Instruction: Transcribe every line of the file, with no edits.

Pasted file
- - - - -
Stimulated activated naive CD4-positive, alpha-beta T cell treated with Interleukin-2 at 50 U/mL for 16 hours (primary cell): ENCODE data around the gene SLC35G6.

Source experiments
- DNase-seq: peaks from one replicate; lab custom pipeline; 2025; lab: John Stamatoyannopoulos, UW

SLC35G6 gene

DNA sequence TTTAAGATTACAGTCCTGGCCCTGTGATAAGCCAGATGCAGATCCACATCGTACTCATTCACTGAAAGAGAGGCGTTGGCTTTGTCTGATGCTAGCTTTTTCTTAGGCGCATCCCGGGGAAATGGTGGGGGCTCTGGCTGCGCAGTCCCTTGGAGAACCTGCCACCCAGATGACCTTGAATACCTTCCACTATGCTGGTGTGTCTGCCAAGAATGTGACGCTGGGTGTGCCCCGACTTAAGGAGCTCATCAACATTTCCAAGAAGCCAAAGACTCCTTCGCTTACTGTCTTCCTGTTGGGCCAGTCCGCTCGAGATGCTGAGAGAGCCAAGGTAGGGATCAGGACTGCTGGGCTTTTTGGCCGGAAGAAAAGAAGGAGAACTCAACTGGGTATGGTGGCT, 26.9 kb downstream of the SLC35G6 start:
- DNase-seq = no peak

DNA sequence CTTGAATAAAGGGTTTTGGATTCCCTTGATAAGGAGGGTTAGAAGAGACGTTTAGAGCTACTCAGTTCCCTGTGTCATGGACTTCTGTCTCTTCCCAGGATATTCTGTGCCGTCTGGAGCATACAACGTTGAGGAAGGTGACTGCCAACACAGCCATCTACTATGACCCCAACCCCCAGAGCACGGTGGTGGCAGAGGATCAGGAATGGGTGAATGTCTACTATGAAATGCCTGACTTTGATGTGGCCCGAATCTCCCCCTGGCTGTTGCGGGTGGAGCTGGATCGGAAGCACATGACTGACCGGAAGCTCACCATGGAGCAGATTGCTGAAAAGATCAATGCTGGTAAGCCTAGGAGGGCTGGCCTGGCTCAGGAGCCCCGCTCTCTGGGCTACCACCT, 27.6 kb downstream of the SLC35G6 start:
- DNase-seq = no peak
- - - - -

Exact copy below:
Stimulated activated naive CD4-positive, alpha-beta T cell treated with Interleukin-2 at 50 U/mL for 16 hours (primary cell): ENCODE data around the gene SLC35G6.

Source experiments
- DNase-seq: peaks from one replicate; lab custom pipeline; 2025; lab: John Stamatoyannopoulos, UW

SLC35G6 gene

DNA sequence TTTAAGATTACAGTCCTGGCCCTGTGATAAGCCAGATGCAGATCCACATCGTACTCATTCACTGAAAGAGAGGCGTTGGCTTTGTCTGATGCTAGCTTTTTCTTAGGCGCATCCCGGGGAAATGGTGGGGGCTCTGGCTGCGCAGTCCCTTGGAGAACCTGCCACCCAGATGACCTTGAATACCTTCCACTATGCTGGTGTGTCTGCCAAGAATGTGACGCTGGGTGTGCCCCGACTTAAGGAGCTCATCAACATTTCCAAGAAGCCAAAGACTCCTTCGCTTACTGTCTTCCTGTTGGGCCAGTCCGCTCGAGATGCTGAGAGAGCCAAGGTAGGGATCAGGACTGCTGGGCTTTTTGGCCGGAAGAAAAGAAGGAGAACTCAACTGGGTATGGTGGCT, 26.9 kb downstream of the SLC35G6 start:
- DNase-seq = no peak

DNA sequence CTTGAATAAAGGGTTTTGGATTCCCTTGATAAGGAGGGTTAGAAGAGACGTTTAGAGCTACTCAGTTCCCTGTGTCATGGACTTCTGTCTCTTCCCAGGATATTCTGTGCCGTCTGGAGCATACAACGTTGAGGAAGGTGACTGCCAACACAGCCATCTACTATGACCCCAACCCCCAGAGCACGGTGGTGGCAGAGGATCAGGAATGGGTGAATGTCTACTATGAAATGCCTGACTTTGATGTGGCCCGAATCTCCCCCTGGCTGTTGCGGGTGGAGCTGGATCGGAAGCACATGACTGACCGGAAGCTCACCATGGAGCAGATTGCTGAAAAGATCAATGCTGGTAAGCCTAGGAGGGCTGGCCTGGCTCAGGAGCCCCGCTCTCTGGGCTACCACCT, 27.6 kb downstream of the SLC35G6 start:
- DNase-seq = no peak